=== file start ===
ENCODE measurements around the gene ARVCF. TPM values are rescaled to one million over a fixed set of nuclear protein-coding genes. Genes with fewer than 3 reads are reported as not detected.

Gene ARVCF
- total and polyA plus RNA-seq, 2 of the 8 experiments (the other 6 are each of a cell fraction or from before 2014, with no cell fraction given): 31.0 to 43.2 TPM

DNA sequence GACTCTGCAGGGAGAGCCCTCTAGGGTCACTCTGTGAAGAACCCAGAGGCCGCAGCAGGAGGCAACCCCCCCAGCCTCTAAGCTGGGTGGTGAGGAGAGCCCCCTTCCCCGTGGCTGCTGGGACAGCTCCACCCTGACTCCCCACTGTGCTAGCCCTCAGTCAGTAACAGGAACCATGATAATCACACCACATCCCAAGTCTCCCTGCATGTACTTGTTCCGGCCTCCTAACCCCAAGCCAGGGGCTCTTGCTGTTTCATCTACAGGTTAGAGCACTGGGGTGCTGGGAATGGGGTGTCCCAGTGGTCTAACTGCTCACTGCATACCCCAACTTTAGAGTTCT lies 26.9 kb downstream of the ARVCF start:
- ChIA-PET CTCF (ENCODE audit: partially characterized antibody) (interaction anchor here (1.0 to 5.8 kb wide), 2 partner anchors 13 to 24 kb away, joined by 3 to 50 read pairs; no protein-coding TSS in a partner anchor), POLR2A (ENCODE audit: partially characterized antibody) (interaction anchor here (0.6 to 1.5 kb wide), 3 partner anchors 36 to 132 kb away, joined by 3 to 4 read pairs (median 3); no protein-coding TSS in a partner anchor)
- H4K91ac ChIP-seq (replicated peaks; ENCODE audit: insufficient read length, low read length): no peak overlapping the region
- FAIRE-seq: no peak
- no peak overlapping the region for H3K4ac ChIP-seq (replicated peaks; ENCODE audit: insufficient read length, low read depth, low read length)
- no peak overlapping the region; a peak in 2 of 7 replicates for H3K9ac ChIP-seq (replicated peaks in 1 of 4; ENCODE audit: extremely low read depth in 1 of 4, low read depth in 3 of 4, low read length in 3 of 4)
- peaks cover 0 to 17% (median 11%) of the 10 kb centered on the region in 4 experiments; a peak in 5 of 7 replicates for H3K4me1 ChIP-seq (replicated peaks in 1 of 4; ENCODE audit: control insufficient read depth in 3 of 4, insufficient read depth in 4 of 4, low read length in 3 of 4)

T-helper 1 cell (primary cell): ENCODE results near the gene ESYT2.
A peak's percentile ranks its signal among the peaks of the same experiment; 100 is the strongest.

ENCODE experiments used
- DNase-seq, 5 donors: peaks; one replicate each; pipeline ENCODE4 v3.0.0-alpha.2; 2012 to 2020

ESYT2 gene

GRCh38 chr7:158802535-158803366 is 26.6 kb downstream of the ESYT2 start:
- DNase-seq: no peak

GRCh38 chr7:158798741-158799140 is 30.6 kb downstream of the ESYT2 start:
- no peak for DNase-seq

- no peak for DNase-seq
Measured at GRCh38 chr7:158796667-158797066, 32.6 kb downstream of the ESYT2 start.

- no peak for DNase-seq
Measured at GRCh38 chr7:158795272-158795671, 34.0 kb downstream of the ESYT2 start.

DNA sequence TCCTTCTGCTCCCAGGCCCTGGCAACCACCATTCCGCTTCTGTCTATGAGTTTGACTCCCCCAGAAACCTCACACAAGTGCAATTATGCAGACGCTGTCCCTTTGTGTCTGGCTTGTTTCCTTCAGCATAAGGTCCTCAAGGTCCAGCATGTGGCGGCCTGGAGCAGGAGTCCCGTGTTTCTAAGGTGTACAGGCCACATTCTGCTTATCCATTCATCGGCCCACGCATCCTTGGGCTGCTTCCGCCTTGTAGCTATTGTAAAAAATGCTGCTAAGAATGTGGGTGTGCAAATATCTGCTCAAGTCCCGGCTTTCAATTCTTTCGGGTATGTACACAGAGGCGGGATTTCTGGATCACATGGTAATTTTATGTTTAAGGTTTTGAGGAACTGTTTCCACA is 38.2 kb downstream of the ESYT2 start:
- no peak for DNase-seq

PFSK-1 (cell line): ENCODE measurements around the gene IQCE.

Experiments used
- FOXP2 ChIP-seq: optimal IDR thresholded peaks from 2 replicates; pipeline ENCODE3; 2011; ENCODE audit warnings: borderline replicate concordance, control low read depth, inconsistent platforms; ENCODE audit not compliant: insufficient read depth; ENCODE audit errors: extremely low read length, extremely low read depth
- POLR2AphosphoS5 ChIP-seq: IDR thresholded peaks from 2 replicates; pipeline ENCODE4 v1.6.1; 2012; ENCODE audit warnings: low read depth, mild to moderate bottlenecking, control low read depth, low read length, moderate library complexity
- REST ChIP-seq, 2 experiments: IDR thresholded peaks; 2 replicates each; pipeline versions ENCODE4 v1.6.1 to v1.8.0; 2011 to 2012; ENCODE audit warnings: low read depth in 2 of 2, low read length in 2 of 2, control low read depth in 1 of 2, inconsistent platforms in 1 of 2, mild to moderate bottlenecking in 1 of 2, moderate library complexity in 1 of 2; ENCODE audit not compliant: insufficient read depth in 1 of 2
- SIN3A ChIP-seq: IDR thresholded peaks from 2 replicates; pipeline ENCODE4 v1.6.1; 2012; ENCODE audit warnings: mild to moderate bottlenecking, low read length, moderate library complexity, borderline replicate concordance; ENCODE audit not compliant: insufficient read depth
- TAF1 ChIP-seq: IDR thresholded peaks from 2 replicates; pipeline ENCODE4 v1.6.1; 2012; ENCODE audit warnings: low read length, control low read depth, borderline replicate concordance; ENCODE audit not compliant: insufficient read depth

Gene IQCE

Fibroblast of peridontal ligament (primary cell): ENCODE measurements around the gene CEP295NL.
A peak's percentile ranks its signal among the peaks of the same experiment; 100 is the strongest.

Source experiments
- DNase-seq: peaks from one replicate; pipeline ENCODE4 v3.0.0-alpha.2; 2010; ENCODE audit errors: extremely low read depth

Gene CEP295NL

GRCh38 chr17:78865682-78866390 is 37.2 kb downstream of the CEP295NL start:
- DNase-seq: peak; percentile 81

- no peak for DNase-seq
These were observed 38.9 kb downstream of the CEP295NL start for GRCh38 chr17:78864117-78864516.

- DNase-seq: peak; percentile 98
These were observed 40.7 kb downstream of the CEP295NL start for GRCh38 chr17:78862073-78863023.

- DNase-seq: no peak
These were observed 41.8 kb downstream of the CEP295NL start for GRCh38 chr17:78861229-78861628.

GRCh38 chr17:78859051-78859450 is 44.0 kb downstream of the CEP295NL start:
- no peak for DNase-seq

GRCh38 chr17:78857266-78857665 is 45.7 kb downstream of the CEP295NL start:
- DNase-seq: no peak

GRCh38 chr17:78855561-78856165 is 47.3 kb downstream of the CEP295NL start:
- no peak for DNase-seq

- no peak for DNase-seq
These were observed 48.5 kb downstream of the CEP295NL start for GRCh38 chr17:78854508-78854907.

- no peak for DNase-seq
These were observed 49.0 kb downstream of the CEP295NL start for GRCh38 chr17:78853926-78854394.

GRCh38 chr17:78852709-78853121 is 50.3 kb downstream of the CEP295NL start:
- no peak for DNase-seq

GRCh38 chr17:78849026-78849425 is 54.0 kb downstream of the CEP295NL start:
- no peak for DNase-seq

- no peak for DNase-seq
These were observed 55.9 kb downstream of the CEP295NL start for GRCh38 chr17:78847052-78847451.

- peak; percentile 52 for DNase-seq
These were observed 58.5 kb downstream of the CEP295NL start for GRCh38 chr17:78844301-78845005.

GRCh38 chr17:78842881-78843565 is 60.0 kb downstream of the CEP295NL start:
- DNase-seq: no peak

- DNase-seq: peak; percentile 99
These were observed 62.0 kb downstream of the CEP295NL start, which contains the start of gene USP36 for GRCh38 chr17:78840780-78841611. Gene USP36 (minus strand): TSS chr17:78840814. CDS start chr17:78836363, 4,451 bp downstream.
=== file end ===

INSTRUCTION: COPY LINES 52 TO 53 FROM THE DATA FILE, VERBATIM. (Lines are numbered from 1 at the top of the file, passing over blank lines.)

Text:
- no peak for DNase-seq

- no peak for DNase-seq